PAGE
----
The Depression Solutions Workbook includes tested methods for overcoming depression and is a tremendous resource for clinicians and clients alike.
—Thorana S. Nelson, Ph.D., professor of family therapy at Utah State University

Product Details

New Harbinger Publications
Publication date:
Unassigned Series
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Product dimensions:
7.90(w) x 9.90(h) x 0.60(d)

Read an Excerpt


Depression is the most common mental illness, afflicting 17 percent of the U.S. population at some point in their lifetimes (Kessler et al. 2003). This figure represents tens of millions of people, so you’re not alone. If you’ve picked up this book, you probably suspect that you’re depressed. What are the symptoms?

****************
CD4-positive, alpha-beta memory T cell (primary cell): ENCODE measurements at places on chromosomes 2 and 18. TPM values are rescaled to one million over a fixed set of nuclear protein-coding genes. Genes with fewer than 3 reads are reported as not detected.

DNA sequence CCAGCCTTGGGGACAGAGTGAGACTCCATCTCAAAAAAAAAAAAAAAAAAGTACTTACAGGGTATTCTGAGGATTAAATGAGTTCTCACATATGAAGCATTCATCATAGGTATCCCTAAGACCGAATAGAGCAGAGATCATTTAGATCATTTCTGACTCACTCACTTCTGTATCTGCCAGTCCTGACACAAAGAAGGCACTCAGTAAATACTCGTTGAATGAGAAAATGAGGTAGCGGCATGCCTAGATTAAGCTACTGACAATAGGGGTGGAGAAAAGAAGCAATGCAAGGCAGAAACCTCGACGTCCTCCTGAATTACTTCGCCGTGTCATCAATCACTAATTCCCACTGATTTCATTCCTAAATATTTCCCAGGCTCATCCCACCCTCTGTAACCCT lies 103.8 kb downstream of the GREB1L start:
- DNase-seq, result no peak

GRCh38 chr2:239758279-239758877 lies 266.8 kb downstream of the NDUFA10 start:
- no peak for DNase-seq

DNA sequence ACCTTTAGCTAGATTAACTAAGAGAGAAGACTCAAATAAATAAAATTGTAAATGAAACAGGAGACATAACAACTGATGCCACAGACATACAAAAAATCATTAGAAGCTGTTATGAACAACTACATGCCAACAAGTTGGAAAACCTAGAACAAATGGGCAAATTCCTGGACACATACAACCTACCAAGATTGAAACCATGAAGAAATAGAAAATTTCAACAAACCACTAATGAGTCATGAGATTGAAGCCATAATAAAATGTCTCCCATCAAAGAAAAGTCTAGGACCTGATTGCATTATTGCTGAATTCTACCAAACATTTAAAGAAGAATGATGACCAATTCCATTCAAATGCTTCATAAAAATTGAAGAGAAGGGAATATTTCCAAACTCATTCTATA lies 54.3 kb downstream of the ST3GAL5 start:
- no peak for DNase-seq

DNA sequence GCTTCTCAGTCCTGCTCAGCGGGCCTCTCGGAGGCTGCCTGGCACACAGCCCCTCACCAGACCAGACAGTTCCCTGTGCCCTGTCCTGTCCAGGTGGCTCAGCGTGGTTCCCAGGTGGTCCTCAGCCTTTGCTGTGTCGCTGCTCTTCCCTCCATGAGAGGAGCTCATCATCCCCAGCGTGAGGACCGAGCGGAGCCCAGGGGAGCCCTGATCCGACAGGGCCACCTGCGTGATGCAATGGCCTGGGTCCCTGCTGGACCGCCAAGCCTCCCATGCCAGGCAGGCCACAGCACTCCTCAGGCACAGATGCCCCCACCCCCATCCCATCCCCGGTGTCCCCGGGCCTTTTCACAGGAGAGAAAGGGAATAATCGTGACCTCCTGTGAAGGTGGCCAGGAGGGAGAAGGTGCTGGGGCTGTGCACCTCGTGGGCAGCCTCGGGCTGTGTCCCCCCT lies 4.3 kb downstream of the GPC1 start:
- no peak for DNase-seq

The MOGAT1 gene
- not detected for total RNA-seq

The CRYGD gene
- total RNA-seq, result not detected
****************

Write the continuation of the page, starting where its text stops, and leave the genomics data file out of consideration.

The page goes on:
According to the Diagnostic and Statistical Manual of Mental Disorders (DSM) of the American Psychiatric Association (2000), which is the standard resource for mental health diagnosis in the United States, three different disorders represent depressive symptoms: major depressive disorder, dysthymic disorder, and adjustment disorder with depressed mood. Major depressive disorder is a period of two weeks or longer during which a person experiences a depressed mood or loss of interest in nearly all life activities. Dysthymic disorder represents a general personality style featuring symptoms that are similar to, but less intense than, those of major depression. In a given year, 1.5 percent of the adult population will suffer from dysthymic disorder (Kessler et al. 2003). Adjustment disorder with depressed mood represents depressive symptoms that develop from a person’s response to an identifiable stressor, such as a divorce, a job loss, or a move. To qualify for this diagnosis, the symptoms must begin within three months of the stressor; they usually don’t persist any longer than six months; and the person’s job, academic, or social functioning must be temporarily impaired in significant ways. You’ll find checklists for symptoms of depression in chapter 1.